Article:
prev sibling next sibling parent reply r_m_r <r_m_r mailinator.com> writes:
On 12/30/2012 06:02 PM, Benjamin Thaut wrote:
 An article about runtime code reloading in the context of game
 developement. A topic I'm currently working on in my spare time. I hope
 it holds some valuable information for everyone working with D.
Thanks for the article. It was very informative. Waiting for the next part :-) regards, r_m_r
Dec 30 2012
parent reply "DypthroposTheImposter" <mcbracket gmail.com> writes:
   Do you find that D without GC is more effective than C++? Seems 
like you would be stuck using structs which seems somewhat 
limiting, even compared to C++...

  UE4 has similar reloading capabilities(using DLLs), though they 
use C++ and rely more on the ability to serialize everything
Dec 31 2012
parent reply Benjamin Thaut <code benjamin-thaut.de> writes:
Am 31.12.2012 15:02, schrieb DypthroposTheImposter:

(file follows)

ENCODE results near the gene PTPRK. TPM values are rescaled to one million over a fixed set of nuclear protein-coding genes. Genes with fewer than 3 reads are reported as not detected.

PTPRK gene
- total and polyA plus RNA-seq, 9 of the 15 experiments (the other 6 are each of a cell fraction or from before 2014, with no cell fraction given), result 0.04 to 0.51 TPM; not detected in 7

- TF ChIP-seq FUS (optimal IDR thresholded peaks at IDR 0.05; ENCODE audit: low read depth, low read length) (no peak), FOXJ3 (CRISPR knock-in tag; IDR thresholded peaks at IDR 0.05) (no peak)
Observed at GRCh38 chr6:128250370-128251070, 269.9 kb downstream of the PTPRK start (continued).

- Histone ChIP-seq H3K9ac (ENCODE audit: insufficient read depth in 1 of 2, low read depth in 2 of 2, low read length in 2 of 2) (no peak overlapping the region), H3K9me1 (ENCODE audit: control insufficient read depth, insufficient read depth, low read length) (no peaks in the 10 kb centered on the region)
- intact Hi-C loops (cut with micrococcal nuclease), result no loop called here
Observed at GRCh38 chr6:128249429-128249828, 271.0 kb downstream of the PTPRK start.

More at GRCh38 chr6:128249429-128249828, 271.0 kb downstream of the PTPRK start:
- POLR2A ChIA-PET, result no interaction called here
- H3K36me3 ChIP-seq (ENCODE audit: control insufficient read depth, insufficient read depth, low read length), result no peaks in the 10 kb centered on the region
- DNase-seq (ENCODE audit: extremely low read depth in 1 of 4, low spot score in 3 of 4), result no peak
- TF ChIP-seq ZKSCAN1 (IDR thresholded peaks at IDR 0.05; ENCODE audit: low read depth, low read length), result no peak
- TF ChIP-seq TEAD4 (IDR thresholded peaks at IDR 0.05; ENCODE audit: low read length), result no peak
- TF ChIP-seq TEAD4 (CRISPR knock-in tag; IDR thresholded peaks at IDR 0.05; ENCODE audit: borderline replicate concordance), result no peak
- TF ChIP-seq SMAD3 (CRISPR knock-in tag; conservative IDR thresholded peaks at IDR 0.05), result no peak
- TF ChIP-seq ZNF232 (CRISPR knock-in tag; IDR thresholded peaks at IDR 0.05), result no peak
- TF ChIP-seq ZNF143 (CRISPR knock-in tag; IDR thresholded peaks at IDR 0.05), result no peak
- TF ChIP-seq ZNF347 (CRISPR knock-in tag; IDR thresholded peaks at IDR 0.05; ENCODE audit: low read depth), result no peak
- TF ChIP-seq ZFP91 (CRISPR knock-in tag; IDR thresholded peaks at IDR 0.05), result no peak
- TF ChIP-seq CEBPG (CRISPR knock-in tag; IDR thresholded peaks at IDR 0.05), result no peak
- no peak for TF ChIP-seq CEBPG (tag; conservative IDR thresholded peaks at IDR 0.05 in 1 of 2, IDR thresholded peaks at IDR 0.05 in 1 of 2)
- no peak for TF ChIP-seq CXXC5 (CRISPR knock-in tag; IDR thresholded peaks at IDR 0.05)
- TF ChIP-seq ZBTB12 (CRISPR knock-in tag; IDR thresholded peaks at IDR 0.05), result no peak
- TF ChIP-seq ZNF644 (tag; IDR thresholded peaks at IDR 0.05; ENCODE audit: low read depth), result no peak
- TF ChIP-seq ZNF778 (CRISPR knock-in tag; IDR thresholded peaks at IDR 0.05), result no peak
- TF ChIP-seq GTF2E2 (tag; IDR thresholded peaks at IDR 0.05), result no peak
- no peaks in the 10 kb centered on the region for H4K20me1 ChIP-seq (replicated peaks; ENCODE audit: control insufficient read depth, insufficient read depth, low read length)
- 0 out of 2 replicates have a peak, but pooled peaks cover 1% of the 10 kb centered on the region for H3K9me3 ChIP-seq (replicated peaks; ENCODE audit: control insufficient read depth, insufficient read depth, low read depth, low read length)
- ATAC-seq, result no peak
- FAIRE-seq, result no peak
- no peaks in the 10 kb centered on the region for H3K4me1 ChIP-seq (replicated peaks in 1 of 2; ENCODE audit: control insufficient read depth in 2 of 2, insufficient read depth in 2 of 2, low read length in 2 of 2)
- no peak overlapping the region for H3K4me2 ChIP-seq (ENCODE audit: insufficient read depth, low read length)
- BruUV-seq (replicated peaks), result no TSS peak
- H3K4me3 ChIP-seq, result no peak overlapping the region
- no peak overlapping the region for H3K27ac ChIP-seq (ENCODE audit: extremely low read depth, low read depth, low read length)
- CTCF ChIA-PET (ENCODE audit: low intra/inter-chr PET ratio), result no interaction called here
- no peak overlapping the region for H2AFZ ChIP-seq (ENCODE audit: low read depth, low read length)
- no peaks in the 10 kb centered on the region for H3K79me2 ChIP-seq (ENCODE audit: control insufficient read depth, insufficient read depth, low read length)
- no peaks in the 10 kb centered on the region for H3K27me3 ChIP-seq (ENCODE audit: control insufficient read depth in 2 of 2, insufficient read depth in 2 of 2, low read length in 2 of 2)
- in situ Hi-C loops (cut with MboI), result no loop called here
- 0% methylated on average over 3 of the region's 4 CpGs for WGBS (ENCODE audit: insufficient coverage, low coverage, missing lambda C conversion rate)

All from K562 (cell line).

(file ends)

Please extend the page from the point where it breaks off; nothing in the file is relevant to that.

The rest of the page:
Do you find that D without GC is more effective than C++? Seems like
 you would be stuck using structs which seems somewhat limiting, even
 compared to C++...

   UE4 has similar reloading capabilities(using DLLs), though they use
 C++ and rely more on the ability to serialize everything
Why should I be stuck with structs? Its the exact same as in C++. I did build my own new and delete operators (as templates). It's not that hard and works pretty well, only the syntax is not ideal in some cases. I can use everything you can use with D+GC. Sometimes you have to be carefull with implict allocations (e.g. closures, array literals) but I have a leak detector that points me to these directly and usually its easy to free these manually. And I'm quite a bit more productive then in C++. Module constructors with a defined order instead of random static initalizers, code generation isnstead of huge amounts of boilerplate code and many other features are the cause of this. Kind Regards Benjamin Thaut
Dec 31 2012
parent reply "ixid" <nuaccount gmail.com> writes:
On Monday, 31 December 2012 at 14:40:48 UTC, Benjamin Thaut wrote:
 Am 31.12.2012 15:02, schrieb DypthroposTheImposter:
   Do you find that D without GC is more effective than C++? 
 Seems like
 you would be stuck using structs which seems somewhat 
 limiting, even
 compared to C++...

  UE4 has similar reloading capabilities(using DLLs), though 
 they use
 C++ and rely more on the ability to serialize everything